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Bush dismisses talk of an EU-like bloc

Times Staff Writer

Two years ago, President Bush and the leaders of Canada and Mexico agreed to establish what they called the Security and Prosperity Partnership, a framework for cooperation on economic matters and shared security concerns.

It has drawn increasing concern from critics, fueled by speculation on the Internet that it is masking plans to open U.S. borders and create an entity similar to the European Union at the cost of U.S. sovereignty. These critics fear the creation of a NAFTA “superhighway” from Mexico to Canada as a gateway into the U.S. market.

Asked about such allegations at a news conference Tuesday ending two days of meetings, Bush and his fellow summit participants, Canadian Prime Minister Stephen Harper and Mexican President Felipe Calderon, pretty much sneered at the complaints and speculation.

“A couple of my opposition leaders have speculated on massive water diversions and superhighways to the continent -- maybe interplanetary, I’m not sure, as well,” Harper said, prompting a wide grin from Bush.

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Their news conference followed a meeting with business leaders from their three countries.

Harper said that one of them, a manufacturer of jelly beans, told the leaders that because rules for jelly bean content differ in Canada and the United States, his company must maintain separate inventories.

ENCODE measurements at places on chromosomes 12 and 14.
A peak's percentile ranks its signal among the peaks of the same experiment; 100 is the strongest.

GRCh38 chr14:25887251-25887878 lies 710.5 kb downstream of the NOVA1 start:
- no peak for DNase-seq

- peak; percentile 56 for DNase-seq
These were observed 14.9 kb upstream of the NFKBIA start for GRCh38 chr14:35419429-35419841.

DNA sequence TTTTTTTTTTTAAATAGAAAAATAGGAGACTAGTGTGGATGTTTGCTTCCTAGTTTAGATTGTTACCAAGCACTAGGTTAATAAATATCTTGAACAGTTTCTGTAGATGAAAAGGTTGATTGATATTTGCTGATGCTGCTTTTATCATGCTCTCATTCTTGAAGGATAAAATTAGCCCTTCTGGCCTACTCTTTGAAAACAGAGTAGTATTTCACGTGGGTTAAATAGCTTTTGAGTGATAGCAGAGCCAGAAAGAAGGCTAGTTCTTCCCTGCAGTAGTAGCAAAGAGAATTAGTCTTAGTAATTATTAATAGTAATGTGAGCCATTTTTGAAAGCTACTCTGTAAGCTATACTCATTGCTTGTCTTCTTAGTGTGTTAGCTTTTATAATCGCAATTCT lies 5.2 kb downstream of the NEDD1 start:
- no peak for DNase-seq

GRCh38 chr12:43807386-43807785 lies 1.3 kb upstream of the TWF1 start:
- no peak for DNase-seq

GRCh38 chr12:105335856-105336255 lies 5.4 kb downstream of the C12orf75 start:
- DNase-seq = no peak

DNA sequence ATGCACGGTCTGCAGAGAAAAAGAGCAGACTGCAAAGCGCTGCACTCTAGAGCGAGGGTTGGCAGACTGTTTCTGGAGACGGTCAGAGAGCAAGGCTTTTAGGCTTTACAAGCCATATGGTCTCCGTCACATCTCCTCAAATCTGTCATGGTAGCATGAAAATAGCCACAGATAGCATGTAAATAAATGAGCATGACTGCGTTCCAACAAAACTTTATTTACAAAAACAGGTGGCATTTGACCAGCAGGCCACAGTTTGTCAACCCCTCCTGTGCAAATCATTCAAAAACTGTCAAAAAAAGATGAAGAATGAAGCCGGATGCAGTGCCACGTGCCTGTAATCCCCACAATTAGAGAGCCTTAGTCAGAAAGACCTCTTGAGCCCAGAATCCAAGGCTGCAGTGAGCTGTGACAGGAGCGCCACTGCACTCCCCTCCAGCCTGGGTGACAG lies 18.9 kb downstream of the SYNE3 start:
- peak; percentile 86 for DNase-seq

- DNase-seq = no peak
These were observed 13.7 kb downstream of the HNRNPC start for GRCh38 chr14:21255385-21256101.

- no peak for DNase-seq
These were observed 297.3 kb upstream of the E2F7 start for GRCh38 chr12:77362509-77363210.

“Is the sovereignty of Canada going to fall apart if we standardize the jelly bean? I don’t think so,” the prime minister said.

Calderon added, “Whether it’s to standardize the parameters for chocolates or medicines, I think these are common-sense things.”

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Such moves will help the nations of North America regain their competitiveness with other regions, he said.

Bush chalked up the criticism to “political scare tactics” used by “some who would like to frighten our fellow citizens into believing that relations between us are harmful for our respective peoples.

“If you’ve been in politics as long as I have, you get used to that kind of technique where you lay out a conspiracy and then force people to try to prove it doesn’t exist,” Bush said.

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james.gerstenzang @latimes.com


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